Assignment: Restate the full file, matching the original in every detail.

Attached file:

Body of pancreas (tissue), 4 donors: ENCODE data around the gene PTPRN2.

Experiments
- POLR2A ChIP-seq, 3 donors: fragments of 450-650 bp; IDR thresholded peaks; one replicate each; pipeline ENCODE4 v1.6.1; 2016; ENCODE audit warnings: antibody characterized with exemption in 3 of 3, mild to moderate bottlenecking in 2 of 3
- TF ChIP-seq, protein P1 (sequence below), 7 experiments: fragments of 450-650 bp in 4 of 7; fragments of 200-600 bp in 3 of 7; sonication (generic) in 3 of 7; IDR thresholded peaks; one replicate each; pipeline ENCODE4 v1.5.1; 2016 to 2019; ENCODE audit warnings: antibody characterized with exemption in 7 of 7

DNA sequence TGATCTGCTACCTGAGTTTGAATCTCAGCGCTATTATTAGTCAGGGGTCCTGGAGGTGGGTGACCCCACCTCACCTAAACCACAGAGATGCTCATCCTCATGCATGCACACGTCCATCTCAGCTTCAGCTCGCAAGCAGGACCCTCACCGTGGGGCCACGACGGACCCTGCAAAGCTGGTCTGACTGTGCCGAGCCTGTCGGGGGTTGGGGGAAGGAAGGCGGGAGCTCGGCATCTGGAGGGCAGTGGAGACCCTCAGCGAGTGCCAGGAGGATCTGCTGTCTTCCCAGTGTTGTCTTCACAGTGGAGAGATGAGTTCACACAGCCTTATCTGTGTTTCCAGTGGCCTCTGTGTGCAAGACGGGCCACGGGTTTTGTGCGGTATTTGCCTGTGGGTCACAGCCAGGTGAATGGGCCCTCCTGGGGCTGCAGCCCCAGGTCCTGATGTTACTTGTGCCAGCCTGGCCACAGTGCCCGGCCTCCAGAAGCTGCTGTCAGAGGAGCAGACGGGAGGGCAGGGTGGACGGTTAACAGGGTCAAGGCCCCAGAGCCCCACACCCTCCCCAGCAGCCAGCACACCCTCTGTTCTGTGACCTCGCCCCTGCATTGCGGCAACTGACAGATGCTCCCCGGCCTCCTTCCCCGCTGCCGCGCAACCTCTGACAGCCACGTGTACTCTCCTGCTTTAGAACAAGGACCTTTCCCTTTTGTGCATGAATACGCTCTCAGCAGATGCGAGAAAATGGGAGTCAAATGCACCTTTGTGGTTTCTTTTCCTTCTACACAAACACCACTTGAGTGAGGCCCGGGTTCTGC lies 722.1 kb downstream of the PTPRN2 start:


Body of pancreas (tissue), 4 donors: ENCODE data around the gene PTPRN2.

Experiments
- POLR2A ChIP-seq, 3 donors: fragments of 450-650 bp; IDR thresholded peaks; one replicate each; pipeline ENCODE4 v1.6.1; 2016; ENCODE audit warnings: antibody characterized with exemption in 3 of 3, mild to moderate bottlenecking in 2 of 3
- TF ChIP-seq, protein P1 (sequence below), 7 experiments: fragments of 450-650 bp in 4 of 7; fragments of 200-600 bp in 3 of 7; sonication (generic) in 3 of 7; IDR thresholded peaks; one replicate each; pipeline ENCODE4 v1.5.1; 2016 to 2019; ENCODE audit warnings: antibody characterized with exemption in 7 of 7

DNA sequence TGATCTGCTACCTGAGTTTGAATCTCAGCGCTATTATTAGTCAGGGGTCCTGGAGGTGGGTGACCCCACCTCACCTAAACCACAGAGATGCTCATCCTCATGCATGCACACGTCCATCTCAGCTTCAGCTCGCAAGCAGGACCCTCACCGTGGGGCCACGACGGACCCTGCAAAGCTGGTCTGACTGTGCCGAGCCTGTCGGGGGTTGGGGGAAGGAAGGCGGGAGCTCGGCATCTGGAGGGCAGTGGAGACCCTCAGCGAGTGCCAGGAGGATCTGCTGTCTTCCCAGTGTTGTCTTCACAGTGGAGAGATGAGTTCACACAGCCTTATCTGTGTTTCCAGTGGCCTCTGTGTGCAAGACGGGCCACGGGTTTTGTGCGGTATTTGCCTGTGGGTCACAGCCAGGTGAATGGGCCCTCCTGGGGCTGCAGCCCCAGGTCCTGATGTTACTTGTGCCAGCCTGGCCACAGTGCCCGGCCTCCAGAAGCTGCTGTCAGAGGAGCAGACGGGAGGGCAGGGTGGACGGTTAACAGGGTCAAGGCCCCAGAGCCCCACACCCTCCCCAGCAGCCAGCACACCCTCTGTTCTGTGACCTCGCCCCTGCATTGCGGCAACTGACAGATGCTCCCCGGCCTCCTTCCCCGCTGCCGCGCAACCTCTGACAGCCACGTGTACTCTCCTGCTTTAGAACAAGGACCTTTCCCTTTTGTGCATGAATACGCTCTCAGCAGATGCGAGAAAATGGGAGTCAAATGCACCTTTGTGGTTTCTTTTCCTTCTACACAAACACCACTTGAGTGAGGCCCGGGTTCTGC lies 722.1 kb downstream of the PTPRN2 start: